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$$\sum_{n = 1}^\infty \frac{(-1)^n}{p_n}$$ where $p_n$ is the $n$th prime.

I have computed this to 10000 rather than infinity. My results suggest that convergence does happen but it's very slow. But I can't even be sure about the first few digits: $-0.26959$?

I have looked at the "questions that may already have your answer" and some of the "similar questions," but they involve somewhat different formulas.

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    $\begingroup$ en.wikipedia.org/wiki/Alternating_series_test $\endgroup$ – Count Iblis Jun 18 '17 at 23:20
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    $\begingroup$ More digits at OEIS A078437. $\endgroup$ – Raymond Manzoni Jun 18 '17 at 23:36
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    $\begingroup$ How can it not converge? Are you expecting that it might shoot off to positive infinity? Or negative infinity? Or are you expecting it to e.g. oscillate without its amplitude going to zero? $\endgroup$ – Mehrdad Jun 19 '17 at 5:33
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    $\begingroup$ @RobertSoupe: I see. Well, notice that it cannot possibly oscillate in the limit, because the terms approach 0. (Why? Because by definition, oscillation would mean the series forever goes up and down with some nonzero minimum amplitude. But the terms go to zero, so the amplitude gets arbitrarily small, i.e. it stops oscillating in the limit.) So the only thing it can possibly do is converge or diverge to infinity. (cont'd) $\endgroup$ – Mehrdad Jun 19 '17 at 13:13
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    $\begingroup$ (cont'd) ...but it can't diverge to infinity, because every subsequent term goes in the opposite direction of the previous term with a strictly smaller step -- which means every sum up to a positive term is an upper bound on the entire sum, and every sum up to a negative term is a lower bound on the entire sum. So we have a finite upper and lower bound, meaning it can't shoot off to infinity. Given that it can't oscillate either, that means it must converge. (But note that I was just trying to convey the intuition here, not form a mathematical proof.) $\endgroup$ – Mehrdad Jun 19 '17 at 13:15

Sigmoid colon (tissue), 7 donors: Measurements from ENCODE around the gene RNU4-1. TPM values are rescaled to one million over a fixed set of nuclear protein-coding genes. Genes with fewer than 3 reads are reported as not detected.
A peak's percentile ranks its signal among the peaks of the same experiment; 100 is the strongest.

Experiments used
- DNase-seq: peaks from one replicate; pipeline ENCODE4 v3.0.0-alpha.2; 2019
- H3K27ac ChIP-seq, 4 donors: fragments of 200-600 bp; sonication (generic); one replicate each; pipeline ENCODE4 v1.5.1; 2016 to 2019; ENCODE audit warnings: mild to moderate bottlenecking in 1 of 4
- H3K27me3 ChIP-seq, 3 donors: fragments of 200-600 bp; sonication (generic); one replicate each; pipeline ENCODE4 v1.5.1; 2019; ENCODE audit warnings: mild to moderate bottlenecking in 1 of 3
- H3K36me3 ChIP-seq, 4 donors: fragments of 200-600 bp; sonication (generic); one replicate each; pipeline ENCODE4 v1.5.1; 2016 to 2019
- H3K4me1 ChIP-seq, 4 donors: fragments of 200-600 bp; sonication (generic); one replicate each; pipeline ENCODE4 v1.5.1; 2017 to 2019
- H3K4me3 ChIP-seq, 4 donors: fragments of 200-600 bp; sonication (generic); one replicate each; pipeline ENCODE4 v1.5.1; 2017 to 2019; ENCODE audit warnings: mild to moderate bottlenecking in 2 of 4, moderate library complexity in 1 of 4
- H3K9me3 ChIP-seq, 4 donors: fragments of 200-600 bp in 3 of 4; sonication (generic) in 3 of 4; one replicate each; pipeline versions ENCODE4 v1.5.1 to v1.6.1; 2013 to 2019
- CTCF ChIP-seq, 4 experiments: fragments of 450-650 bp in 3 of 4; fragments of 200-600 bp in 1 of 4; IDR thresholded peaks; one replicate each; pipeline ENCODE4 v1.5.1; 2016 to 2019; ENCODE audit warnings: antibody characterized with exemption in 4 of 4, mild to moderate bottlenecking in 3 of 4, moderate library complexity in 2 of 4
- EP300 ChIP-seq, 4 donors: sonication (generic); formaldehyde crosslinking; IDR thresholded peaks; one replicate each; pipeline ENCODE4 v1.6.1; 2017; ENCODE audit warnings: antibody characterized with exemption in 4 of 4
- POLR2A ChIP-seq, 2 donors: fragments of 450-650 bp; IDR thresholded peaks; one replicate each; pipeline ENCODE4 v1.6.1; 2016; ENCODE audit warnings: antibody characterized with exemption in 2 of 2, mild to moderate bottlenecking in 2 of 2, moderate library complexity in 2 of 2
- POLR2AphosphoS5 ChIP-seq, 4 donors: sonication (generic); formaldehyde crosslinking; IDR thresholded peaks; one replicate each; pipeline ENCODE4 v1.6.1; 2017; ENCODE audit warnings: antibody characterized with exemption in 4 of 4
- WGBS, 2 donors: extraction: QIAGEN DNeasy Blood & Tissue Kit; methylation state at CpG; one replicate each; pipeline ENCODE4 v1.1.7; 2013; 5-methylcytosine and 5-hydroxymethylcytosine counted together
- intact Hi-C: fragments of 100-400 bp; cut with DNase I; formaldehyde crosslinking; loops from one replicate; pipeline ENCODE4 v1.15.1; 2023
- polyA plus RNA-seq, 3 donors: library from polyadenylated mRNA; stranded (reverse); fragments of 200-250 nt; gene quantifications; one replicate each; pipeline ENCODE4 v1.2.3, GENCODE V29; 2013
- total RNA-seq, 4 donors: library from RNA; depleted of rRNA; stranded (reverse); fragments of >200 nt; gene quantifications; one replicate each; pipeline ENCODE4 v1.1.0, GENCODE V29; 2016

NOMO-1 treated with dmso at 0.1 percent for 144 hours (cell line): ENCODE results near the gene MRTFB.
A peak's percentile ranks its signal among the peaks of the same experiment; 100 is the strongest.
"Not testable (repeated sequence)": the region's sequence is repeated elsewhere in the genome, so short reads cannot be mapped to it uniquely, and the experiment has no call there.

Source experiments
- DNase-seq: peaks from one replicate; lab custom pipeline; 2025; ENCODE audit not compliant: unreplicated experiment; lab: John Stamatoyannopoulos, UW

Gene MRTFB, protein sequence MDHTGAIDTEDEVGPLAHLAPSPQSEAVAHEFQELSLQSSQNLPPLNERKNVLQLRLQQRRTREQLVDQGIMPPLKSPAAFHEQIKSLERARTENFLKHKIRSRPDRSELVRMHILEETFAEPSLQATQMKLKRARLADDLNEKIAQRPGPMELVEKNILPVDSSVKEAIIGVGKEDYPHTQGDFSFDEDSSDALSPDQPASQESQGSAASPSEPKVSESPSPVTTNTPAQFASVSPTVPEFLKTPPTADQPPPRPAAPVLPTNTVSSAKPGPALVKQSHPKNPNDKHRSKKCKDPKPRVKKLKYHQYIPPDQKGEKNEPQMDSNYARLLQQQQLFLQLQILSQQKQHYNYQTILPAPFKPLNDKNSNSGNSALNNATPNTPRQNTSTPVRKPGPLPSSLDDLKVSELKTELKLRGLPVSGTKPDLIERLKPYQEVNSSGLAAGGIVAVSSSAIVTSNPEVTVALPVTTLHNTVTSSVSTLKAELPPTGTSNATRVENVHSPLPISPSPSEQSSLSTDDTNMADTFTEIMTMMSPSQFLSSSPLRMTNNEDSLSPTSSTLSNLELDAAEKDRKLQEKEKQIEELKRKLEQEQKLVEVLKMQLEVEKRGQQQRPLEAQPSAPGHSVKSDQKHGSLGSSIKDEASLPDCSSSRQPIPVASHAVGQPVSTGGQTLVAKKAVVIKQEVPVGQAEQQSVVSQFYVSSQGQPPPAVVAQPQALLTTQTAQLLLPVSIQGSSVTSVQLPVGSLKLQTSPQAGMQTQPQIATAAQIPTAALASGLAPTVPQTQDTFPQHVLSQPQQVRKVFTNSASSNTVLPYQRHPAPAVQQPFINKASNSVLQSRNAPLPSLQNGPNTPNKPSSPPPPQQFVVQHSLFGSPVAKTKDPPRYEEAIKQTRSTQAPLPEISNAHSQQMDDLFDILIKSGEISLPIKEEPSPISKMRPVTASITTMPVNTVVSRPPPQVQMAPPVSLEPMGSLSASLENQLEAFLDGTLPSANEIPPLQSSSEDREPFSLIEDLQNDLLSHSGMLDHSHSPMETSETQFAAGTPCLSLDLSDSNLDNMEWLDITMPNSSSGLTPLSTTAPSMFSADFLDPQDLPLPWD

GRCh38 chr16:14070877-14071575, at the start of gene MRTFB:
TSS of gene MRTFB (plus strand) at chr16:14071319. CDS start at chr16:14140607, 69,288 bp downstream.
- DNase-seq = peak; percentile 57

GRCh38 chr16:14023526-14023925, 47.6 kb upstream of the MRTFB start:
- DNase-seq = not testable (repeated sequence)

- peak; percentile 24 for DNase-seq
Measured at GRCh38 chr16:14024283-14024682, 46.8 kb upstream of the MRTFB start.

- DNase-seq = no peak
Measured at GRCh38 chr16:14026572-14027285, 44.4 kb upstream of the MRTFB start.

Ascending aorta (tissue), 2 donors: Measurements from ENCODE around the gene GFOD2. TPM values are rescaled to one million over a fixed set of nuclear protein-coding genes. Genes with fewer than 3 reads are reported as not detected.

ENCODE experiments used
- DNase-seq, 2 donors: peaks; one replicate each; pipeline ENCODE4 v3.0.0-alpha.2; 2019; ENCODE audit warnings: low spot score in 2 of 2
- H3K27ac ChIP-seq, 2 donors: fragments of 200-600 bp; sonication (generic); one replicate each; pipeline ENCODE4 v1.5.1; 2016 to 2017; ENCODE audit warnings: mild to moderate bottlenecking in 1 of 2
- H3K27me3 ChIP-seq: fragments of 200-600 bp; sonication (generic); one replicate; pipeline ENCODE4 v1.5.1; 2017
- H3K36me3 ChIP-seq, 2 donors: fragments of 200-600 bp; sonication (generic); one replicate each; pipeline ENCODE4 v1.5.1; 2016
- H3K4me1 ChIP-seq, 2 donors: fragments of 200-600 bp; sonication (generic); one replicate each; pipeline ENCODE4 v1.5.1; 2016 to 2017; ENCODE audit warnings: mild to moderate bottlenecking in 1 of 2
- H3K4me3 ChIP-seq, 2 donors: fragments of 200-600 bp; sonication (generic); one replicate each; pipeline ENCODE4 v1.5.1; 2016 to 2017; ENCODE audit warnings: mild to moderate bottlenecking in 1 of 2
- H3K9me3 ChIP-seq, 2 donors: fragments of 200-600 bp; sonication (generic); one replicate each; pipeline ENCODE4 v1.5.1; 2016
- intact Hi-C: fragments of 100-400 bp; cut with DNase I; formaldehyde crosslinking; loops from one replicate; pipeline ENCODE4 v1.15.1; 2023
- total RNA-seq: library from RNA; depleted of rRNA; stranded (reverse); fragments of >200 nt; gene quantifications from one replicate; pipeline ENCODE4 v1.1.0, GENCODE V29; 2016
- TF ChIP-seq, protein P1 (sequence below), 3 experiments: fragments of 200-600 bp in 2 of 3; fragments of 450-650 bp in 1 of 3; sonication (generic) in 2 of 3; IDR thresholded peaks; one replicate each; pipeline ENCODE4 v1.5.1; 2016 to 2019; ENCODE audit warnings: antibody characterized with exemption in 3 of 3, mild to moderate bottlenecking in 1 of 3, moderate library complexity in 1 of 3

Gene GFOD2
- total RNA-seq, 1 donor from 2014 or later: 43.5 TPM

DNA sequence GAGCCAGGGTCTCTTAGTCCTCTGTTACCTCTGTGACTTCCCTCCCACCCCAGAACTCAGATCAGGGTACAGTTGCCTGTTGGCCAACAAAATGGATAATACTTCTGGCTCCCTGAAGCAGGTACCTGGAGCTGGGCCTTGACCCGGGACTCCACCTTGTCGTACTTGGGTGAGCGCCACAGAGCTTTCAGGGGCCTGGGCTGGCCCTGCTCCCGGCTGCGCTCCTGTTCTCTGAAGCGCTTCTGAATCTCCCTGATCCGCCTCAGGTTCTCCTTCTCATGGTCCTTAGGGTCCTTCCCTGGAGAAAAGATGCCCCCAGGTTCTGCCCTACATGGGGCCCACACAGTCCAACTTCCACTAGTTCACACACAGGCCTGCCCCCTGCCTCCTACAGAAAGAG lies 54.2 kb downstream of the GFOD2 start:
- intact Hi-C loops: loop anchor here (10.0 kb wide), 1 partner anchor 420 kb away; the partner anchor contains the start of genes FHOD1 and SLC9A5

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People already told you that you can prove this by the alternating series test; here's the intuition:

Notice that the series cannot possibly oscillate in the limit, because the terms approach 0.
(Why is this sufficient? Because by definition, oscillating in the limit would mean the series forever goes up and down with an amplitude that doesn't decay to zero. But the terms do go to zero, so the amplitude does get arbitrarily small, i.e. the sequence stops oscillating in the limit.)

So the only thing it can possibly do is converge or diverge to infinity.

But... it can't. Every subsequent term goes in the opposite direction of the previous term with a strictly smaller step—which means every sum up to a positive term is an upper bound on the entire sum. Similarly, every sum up to a negative term is a lower bound on the entire sum.
So we have a finite upper and lower bound, meaning the series can't shoot off to infinity.
Given that it can't oscillate in the limit either, that means the only thing it can do is converge.

(Note that this isn't a proof, e.g. I didn't even define "amplitude". This is only the intuition.)

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  • $\begingroup$ I don't agree to your last line. This is an informal but fully rigorous proof. Contrary to what many believe formalism is different from rigor and is more akin to "legalese of mathematics". +1 for an excellent answer. $\endgroup$ – Paramanand Singh Jul 2 '17 at 12:38